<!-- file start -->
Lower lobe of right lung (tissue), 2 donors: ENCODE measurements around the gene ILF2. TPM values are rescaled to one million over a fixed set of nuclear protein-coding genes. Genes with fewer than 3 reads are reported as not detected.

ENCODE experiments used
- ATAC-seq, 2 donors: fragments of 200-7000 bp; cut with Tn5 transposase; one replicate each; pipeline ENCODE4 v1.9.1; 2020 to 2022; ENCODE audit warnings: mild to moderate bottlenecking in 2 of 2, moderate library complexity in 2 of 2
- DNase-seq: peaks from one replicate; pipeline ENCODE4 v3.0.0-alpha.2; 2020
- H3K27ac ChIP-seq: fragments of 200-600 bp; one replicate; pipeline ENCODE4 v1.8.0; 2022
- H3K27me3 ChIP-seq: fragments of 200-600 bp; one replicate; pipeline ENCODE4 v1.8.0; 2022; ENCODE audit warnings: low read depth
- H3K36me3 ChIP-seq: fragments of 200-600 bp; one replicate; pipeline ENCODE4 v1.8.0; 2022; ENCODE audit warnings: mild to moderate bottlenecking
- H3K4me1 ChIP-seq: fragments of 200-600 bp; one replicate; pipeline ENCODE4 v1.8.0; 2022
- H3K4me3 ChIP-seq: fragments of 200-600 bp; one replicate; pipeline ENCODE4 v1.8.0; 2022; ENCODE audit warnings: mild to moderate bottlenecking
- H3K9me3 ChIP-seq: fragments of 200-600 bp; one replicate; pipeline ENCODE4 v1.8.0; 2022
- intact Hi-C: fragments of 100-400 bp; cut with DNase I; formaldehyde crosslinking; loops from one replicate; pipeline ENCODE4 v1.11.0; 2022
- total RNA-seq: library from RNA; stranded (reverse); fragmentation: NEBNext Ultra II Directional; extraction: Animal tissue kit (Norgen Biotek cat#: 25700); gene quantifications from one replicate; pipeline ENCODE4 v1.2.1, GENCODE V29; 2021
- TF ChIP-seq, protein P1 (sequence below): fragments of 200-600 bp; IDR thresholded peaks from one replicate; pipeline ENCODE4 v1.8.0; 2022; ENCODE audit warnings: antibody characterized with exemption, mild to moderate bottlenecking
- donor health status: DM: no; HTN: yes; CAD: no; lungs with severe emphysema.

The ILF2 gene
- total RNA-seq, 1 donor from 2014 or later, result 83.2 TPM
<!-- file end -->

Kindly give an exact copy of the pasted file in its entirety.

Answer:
Lower lobe of right lung (tissue), 2 donors: ENCODE measurements around the gene ILF2. TPM values are rescaled to one million over a fixed set of nuclear protein-coding genes. Genes with fewer than 3 reads are reported as not detected.

ENCODE experiments used
- ATAC-seq, 2 donors: fragments of 200-7000 bp; cut with Tn5 transposase; one replicate each; pipeline ENCODE4 v1.9.1; 2020 to 2022; ENCODE audit warnings: mild to moderate bottlenecking in 2 of 2, moderate library complexity in 2 of 2
- DNase-seq: peaks from one replicate; pipeline ENCODE4 v3.0.0-alpha.2; 2020
- H3K27ac ChIP-seq: fragments of 200-600 bp; one replicate; pipeline ENCODE4 v1.8.0; 2022
- H3K27me3 ChIP-seq: fragments of 200-600 bp; one replicate; pipeline ENCODE4 v1.8.0; 2022; ENCODE audit warnings: low read depth
- H3K36me3 ChIP-seq: fragments of 200-600 bp; one replicate; pipeline ENCODE4 v1.8.0; 2022; ENCODE audit warnings: mild to moderate bottlenecking
- H3K4me1 ChIP-seq: fragments of 200-600 bp; one replicate; pipeline ENCODE4 v1.8.0; 2022
- H3K4me3 ChIP-seq: fragments of 200-600 bp; one replicate; pipeline ENCODE4 v1.8.0; 2022; ENCODE audit warnings: mild to moderate bottlenecking
- H3K9me3 ChIP-seq: fragments of 200-600 bp; one replicate; pipeline ENCODE4 v1.8.0; 2022
- intact Hi-C: fragments of 100-400 bp; cut with DNase I; formaldehyde crosslinking; loops from one replicate; pipeline ENCODE4 v1.11.0; 2022
- total RNA-seq: library from RNA; stranded (reverse); fragmentation: NEBNext Ultra II Directional; extraction: Animal tissue kit (Norgen Biotek cat#: 25700); gene quantifications from one replicate; pipeline ENCODE4 v1.2.1, GENCODE V29; 2021
- TF ChIP-seq, protein P1 (sequence below): fragments of 200-600 bp; IDR thresholded peaks from one replicate; pipeline ENCODE4 v1.8.0; 2022; ENCODE audit warnings: antibody characterized with exemption, mild to moderate bottlenecking
- donor health status: DM: no; HTN: yes; CAD: no; lungs with severe emphysema.

The ILF2 gene
- total RNA-seq, 1 donor from 2014 or later, result 83.2 TPM